@Rob: Oh that is too funny! I wish I could say that it was a conscious humor bit, but it was simply a typo. I’ve fixed it now.

  • 3 Rob Earley // Apr 21, 2009 at 5:16 pm

    I heard lots of announcements about nuclear power in China over the past few days, and about the Beijing-Wuhan-Guangzhou “gao tie” super bullet train that is under construction. 3 hours from Wuhan to Guangzhou is amazing. Would edge out the airline industry if it ran frequently enough.

    Nuclear electricity + fast as flight train probably equals energy savings and lots of emissions savings, no?

    I know it’s only one example, and I agree with you for the most part, but I think this is at least a recognition of the problem by China. And I know nuclear energy isn’t perfect or sustainable, but…anyway, how else are these leaders going to deliver on quality of life during their political lifetimes?

    By the way, have you heard of the Changsha-Zhuzhou-Xiangtan regional plan in Hunan? They’ve also got interesting ideas going on with “environmentally friendly” urban development apparently supported by stimulus somehow.

  • 4 cmcelwee // Apr 21, 2009 at 5:41 pm

    As long as Zhang Guobao is head of the NEA the future looks bright for nukes in China. Only issue for me with nukes is what to do with spent fuel rods. I don’t want to see them on the back of a scrap peddlers cart. HSBC either doesn’t count nukes as renewable or there is no stimulus money devoted to nukes.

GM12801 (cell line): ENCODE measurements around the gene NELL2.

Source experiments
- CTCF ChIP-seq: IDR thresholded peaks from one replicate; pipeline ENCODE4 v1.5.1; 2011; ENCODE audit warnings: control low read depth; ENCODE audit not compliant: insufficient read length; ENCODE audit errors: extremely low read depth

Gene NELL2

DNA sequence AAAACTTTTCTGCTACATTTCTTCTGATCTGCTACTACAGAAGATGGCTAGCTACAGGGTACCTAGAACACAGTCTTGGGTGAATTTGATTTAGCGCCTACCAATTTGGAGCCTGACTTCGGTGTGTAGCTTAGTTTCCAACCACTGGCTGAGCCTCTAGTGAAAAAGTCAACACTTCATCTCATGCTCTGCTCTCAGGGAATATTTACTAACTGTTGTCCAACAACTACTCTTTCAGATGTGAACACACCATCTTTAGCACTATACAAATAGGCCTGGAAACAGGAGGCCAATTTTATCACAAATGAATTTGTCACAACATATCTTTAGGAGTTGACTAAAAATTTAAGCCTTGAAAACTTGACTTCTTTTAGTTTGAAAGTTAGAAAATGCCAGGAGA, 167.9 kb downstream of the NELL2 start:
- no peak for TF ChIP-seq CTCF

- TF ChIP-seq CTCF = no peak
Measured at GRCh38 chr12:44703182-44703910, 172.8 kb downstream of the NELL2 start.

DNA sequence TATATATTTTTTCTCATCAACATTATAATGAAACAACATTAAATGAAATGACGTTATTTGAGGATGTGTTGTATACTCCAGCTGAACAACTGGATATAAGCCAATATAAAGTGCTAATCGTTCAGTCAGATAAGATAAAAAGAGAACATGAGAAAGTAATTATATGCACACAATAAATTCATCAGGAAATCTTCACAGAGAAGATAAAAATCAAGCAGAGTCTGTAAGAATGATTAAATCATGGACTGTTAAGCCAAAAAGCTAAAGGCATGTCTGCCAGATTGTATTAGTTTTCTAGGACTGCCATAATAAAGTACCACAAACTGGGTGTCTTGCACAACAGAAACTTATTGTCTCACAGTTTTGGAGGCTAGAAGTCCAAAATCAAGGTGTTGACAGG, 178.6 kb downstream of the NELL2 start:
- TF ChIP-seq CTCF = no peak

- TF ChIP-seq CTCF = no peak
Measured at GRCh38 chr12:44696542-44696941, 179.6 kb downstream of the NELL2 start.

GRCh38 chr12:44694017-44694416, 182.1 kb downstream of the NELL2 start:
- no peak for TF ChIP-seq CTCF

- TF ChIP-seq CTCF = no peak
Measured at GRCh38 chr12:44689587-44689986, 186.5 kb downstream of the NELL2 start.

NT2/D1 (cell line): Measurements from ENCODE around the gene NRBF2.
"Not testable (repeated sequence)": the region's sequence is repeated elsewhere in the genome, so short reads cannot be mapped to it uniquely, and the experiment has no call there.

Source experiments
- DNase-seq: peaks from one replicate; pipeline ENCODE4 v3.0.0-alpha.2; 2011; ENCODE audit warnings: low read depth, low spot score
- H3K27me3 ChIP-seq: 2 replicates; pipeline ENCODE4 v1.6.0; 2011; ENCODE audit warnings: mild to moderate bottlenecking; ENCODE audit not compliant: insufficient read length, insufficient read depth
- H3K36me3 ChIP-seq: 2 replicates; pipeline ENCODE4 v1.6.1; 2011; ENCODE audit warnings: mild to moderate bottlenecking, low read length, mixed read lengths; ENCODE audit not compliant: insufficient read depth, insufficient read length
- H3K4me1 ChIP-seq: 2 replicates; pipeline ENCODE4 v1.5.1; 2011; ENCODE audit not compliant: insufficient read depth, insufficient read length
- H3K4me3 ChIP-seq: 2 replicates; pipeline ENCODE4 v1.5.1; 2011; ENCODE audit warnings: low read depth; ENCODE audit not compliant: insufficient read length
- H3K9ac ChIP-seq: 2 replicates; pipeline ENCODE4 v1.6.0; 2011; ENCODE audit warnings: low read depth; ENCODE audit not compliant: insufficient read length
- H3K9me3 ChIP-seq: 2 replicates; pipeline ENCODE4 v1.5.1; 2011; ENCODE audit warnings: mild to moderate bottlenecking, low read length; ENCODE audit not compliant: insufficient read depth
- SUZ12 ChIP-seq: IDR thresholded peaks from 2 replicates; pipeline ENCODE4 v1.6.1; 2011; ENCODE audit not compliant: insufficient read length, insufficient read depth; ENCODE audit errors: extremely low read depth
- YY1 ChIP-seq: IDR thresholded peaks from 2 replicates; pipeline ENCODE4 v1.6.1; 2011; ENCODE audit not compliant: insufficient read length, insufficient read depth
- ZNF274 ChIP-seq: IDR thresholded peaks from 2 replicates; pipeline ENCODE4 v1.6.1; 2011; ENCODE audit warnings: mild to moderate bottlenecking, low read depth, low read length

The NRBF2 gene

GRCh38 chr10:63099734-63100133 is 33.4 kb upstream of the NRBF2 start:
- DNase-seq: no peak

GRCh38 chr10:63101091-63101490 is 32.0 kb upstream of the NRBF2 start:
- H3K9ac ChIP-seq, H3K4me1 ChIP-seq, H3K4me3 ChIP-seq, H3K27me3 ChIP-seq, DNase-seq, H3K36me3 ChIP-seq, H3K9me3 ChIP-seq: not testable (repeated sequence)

I love high speed rail, more power to it.

    I haven’t heard about the Changsha-Zhuzhou-Xiangtan regional plan in Hunan, but you are getting awfully gullible in your old age Greg!

  • 5 Greg Majersky // Apr 22, 2009 at 11:51 am

    I’m not the gullible one Charlie! Nukes sound fine on paper until one realizes how much water is needed, that is starting to interfere with plans for new nuke plants in the US as well when water tables are falling.

  • 6 cmcelwee // Apr 22, 2009 at 11:57 am

    Oh yeah sorry Greg- you are neither gullible nor old aged, I meant to refer to Rob, but I had yet another typo. Rob isn’t old or gullible either, but I was referring to any high hopes for the Hunan tri-city enviro-plan.

  • 7 AWang // Apr 23, 2009 at 5:16 pm

    Good analysis here. The definition of “green” in the HSBC report (which is relied upon by the Center for American Progress report) is a bit fast and loose. I note that some experts have suggested that the massive US$100b investment rail is in part an effort to prop up the steel industry (which as we know is heavily polluting and very energy intensive).

  • 8 cmcelwee // Apr 23, 2009 at 9:02 pm

    Thanks for the comment Alex! I’m sure the rail expansion projects all went through the new expedited “green” channel to get their EIAs approved. Sort of an Orwellian concept of “green.”

  • 9 Rob Earley // Apr 24, 2009 at 2:57 pm

    Did you catch me in a rare bout of optimism? I have to admit, Changsha was where I lived for my first year in China and I’m a bit of a Changsha cheerleader…they sell as many cars in Changsha these days as they sell in Beijing, apparently. So maybe I was getting a little ahead of myself. bu hao yi si la!

  • 10 cmcelwee // Apr 24, 2009 at 3:15 pm

    You’re excused just this once Rob, but don’t let it happen again! Changsha rivals Beijing in car sales? Now that’s scary.